Caitlin Bruce’s lawyer, Tom Pabst of Flint, said this isn’t an issue of pro-life or pro-choice — but of consent. His client didn’t want the procedure, but Hodari proceeded anyway, said Pabst.
“I have a problem with him turning into God and telling you want you can do with your body,” said Pabst.
Hodari rarely speaks to the media, but has been a nationally respected doctor since the 1960s.
The Bloomfield Hills doctor has earned more than a dozen awards over his career for his work in OB/GYN and abortion procedures, and speaks across the country to colleges and medical students.
“I have great satisfaction of what I do,” he said in a speech given to students at Wayne State University that can be seen on YouTube. “I never feel bad or worried about doing abortions.”
He is a fellow in the American College of Obstetricians and Gynecologists, and has earned honors including the President’s Award Excellence in Medical Research from the college.
He declined to answer any specific questions about Bruce’s claims.
However, his lawyer has said Hodari had to continue with the procedure after Bruce changed her mind because he already had broken her water and she was bleeding.
Written statements from other employees in the room day also claim Hodari acted professionally and properly.
Entire Web sites are devoted to detailing every court case involving Hodari.
Protesters have gone though his trash, taken photos of him driving his car and posted them on the Internet, and kept constant vigil outside his Saginaw Street clinic.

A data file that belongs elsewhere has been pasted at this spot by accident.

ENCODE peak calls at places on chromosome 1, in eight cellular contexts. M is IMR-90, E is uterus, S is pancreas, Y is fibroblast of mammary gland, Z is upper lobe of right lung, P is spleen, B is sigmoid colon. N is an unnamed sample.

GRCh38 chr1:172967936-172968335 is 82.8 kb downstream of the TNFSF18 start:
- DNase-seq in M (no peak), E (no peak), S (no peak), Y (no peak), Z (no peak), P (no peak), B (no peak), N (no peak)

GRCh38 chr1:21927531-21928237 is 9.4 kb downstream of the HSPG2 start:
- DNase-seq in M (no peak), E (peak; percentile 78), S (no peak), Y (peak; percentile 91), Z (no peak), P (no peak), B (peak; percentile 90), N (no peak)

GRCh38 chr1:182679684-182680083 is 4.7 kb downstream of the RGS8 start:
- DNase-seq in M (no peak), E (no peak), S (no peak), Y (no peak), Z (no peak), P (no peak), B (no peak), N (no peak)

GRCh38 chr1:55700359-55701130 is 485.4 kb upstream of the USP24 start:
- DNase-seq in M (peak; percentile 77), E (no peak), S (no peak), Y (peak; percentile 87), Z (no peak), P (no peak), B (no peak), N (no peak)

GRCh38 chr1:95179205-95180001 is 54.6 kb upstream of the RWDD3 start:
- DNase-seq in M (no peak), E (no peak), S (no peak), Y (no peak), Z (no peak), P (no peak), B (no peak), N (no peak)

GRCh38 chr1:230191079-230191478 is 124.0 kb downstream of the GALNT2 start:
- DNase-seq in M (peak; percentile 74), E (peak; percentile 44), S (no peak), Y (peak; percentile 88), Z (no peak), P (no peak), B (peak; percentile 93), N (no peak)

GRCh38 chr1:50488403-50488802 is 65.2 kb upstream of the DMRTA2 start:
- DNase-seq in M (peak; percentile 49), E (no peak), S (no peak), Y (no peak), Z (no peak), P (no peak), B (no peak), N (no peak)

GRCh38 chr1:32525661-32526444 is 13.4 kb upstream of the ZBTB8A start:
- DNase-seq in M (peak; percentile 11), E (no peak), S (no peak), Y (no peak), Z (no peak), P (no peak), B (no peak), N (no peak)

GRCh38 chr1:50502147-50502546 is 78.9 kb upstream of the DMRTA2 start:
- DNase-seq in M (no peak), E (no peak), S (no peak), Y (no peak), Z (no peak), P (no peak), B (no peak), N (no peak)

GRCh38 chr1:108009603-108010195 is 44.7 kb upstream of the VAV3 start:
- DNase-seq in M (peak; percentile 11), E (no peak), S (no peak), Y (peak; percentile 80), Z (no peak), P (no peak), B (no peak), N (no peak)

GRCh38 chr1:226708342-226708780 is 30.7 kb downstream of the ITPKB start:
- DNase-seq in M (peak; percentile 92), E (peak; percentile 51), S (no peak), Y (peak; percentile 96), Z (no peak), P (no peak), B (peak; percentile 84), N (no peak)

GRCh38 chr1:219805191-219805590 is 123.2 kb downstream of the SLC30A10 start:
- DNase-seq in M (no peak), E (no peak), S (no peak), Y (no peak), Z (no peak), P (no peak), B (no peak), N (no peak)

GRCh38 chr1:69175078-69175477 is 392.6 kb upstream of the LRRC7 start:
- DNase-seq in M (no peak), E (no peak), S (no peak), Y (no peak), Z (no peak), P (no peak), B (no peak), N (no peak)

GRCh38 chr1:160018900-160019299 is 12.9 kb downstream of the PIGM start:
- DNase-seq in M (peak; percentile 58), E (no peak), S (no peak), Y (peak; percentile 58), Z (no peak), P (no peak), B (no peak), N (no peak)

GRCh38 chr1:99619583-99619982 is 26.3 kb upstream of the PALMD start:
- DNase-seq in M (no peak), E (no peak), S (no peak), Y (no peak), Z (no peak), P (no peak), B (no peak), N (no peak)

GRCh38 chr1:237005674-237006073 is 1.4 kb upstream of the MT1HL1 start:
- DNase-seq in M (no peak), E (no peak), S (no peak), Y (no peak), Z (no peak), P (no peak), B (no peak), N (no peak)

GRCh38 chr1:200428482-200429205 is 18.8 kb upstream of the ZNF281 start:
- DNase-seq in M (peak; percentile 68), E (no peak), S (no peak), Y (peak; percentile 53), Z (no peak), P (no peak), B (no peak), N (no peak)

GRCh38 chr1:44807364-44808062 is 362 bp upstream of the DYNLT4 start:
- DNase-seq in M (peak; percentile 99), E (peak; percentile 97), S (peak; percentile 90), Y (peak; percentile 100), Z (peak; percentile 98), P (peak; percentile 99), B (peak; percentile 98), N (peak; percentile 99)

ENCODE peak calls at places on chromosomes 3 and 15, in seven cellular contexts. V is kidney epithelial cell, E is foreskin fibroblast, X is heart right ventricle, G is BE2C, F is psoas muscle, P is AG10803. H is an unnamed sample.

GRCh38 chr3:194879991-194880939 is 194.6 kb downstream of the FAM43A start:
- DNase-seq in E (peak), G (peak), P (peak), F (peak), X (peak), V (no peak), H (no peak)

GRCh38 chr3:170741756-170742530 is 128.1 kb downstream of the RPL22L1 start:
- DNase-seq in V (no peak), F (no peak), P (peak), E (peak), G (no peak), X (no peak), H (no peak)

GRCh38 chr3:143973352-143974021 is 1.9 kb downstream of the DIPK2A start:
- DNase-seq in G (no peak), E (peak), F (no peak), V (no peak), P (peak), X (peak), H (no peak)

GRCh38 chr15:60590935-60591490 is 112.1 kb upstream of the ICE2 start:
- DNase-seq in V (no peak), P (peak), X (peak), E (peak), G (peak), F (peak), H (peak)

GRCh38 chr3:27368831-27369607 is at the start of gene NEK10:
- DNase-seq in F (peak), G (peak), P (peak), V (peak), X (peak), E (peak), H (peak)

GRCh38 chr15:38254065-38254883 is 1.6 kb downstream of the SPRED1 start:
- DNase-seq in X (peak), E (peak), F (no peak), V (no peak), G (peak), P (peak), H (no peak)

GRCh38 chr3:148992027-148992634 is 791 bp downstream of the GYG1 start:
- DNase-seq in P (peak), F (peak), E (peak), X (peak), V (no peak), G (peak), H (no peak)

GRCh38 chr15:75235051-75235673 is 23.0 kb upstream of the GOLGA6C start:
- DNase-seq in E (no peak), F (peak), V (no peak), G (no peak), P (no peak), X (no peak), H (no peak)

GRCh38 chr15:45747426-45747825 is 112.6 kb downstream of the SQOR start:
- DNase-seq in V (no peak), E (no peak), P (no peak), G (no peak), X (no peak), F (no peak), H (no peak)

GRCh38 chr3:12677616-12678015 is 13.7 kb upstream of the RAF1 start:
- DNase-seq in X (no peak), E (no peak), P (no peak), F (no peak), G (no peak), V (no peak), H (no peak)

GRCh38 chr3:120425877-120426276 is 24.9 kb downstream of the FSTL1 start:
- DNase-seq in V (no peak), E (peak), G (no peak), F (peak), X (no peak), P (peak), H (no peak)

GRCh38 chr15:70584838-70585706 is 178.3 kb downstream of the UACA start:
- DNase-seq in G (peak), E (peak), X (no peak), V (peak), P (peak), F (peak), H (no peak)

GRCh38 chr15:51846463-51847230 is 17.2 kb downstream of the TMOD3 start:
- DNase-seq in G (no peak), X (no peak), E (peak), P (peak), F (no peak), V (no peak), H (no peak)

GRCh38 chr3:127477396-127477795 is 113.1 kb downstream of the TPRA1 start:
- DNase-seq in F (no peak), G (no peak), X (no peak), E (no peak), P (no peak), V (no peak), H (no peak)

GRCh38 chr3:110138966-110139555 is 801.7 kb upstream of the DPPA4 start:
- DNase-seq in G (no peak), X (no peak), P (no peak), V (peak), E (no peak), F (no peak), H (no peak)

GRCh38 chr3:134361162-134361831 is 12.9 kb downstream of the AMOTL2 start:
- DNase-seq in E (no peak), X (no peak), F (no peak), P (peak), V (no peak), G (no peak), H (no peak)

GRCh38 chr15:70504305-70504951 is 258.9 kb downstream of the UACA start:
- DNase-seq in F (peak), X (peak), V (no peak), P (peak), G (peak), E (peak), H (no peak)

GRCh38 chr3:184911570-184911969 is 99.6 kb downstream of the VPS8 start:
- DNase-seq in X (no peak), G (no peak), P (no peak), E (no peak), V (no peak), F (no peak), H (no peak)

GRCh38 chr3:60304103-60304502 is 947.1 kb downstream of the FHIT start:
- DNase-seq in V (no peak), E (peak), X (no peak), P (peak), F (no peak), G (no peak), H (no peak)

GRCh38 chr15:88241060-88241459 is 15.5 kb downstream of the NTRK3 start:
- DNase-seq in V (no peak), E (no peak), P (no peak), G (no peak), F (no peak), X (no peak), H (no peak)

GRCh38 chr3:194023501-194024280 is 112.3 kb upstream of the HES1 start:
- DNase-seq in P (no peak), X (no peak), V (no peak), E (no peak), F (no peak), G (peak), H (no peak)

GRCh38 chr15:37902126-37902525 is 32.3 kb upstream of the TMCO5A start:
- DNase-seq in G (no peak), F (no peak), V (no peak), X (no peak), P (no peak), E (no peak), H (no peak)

He has faced more than 20 civil lawsuits over the past two decades, according to court records in Oakland and Genesee counties.
“He’s nationally known because he’s barbaric,” said Judy Climer, president of Flint Right to Life.
In one widely publicized incident, pro-life activists sifted through the garbage at Hodari’s abortion clinics, where they claim they found aborted fetuses and medical records.
One of those protesters — Monica Miller, director of Citizens for a Pro-Life Society, a national organization headquartered in Michigan — said Hodari is unique because he owns several abortion clinics rather than just one, and said he “represents the worst.”
“I think he’s in the abortion practice to make a lot of money,” she said. “For him it’s like a commercial franchise.”